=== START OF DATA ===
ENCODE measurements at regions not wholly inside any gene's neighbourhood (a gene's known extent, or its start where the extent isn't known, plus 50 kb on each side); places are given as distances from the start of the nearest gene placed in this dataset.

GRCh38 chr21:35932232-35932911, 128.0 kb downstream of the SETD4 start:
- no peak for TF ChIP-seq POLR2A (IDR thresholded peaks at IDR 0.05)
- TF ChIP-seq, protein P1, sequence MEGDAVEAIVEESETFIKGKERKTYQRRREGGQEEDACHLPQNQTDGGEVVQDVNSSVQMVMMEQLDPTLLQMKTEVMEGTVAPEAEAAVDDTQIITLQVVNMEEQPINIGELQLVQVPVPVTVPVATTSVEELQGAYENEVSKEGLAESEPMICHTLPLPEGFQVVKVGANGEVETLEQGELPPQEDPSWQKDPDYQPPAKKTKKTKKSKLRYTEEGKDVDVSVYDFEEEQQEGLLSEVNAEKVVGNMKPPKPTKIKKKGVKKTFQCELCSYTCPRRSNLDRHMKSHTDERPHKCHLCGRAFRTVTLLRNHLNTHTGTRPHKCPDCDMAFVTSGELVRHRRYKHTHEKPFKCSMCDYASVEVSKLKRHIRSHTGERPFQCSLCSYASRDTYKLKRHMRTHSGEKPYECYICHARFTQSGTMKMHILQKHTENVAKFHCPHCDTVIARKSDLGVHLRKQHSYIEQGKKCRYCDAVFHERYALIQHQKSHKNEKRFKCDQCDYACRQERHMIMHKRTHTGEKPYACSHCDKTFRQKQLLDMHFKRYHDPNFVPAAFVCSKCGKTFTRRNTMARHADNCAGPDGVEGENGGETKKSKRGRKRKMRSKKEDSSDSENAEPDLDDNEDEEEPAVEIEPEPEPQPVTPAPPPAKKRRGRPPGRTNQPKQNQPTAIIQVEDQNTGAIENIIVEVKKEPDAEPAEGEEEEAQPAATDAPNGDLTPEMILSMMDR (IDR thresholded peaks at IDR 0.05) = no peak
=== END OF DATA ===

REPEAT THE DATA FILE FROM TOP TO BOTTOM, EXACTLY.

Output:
ENCODE measurements at regions not wholly inside any gene's neighbourhood (a gene's known extent, or its start where the extent isn't known, plus 50 kb on each side); places are given as distances from the start of the nearest gene placed in this dataset.

GRCh38 chr21:35932232-35932911, 128.0 kb downstream of the SETD4 start:
- no peak for TF ChIP-seq POLR2A (IDR thresholded peaks at IDR 0.05)
- TF ChIP-seq, protein P1, sequence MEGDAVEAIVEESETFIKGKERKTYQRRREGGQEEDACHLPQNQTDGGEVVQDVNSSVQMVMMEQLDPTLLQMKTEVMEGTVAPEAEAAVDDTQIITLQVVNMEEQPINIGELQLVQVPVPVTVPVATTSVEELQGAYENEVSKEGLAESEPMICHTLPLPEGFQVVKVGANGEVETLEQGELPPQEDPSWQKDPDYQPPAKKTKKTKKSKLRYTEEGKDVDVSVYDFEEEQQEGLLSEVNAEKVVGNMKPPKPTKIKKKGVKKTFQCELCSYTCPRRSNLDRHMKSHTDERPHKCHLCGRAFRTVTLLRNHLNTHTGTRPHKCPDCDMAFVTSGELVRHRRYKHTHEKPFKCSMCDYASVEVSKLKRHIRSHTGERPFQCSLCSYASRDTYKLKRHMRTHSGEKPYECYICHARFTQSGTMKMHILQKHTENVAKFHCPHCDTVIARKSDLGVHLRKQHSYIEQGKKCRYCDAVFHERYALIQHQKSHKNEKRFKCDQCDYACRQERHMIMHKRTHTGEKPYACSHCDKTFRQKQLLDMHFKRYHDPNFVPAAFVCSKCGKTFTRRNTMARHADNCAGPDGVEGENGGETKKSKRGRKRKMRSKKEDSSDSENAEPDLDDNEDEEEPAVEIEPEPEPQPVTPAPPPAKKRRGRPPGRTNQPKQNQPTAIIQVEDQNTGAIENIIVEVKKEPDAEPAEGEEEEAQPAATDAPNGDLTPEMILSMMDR (IDR thresholded peaks at IDR 0.05) = no peak